||There are probably several different conditions that can cause a sudden sensorineural hearing loss. Two of the most likely causes are an acute viral infection of the inner ear (viral cochleitis) or an acute vascular obstruction. Serologic conversion studies have suggested that multiple viral agents may be involved, including influenza virus Group B, rubeola, herpes simplex type I, mumps, influenza Group A3, rubella, and cytomegalovirus. The incidence of viral seroconversion and sudden hearing loss are closely correlated, and this relationship suggests that viral infection is probably the major cause of sudden deafness.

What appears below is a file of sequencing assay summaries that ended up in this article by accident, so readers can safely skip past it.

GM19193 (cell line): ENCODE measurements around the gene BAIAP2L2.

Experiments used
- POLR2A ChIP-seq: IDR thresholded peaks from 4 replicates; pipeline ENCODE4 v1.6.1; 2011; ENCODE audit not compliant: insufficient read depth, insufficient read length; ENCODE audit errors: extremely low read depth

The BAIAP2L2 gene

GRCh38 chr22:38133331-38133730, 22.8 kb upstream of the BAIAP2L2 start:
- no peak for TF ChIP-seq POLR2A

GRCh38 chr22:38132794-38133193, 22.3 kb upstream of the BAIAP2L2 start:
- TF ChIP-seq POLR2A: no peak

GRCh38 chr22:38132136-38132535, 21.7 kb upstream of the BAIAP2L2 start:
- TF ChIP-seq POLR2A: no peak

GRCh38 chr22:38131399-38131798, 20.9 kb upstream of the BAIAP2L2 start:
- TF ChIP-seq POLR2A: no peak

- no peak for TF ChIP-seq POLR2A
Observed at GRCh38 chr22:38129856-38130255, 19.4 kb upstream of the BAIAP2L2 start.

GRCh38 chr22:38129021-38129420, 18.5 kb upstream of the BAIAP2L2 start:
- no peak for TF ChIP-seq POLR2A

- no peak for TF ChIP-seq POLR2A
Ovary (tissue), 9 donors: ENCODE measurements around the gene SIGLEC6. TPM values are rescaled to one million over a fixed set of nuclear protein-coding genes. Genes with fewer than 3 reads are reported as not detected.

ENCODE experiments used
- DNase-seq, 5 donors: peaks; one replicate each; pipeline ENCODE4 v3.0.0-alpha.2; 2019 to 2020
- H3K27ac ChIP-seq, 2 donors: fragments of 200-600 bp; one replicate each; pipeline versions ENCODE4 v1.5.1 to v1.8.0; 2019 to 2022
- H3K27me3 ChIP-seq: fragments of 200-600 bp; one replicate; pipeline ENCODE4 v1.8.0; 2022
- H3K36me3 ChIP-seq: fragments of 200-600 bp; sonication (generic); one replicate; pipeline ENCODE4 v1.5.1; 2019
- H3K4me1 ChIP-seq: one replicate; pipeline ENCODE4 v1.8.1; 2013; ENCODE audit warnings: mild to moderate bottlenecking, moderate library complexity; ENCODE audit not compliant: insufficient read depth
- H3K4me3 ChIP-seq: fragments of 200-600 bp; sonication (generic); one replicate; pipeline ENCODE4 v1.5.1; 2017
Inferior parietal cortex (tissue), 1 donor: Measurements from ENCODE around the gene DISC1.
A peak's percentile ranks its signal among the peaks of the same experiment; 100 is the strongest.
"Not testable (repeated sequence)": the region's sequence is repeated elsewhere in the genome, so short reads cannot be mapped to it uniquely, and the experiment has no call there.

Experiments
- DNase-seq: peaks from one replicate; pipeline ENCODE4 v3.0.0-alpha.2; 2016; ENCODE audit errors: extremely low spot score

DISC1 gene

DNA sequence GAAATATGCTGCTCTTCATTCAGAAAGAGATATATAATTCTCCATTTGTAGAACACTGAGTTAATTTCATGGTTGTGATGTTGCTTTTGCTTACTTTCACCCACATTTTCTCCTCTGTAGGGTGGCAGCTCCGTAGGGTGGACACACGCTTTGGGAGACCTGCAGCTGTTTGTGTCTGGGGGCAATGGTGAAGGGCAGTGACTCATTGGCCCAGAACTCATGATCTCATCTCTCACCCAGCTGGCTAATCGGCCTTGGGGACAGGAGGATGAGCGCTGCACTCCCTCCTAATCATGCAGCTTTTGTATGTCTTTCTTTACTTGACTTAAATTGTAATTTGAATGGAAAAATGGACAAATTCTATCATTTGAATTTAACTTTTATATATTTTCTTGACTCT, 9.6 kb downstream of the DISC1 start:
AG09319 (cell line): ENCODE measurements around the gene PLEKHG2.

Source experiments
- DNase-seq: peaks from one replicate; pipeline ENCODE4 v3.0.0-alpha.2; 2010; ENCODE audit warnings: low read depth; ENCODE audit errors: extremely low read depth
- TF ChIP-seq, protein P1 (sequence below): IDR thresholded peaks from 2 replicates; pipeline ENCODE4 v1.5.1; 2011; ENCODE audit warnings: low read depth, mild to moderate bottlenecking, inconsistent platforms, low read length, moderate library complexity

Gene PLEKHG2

The results of clinical trials with carbogen (a mixture of 5% C02 and 95% 02, which has been shown to increase the level of oxygen in the perilymph) suggest that the lesion in those cases of sudden sensorineural hearing loss that are of vascular origin is distal to the arterioles of the cochlea and most likely involves the stria vascularis.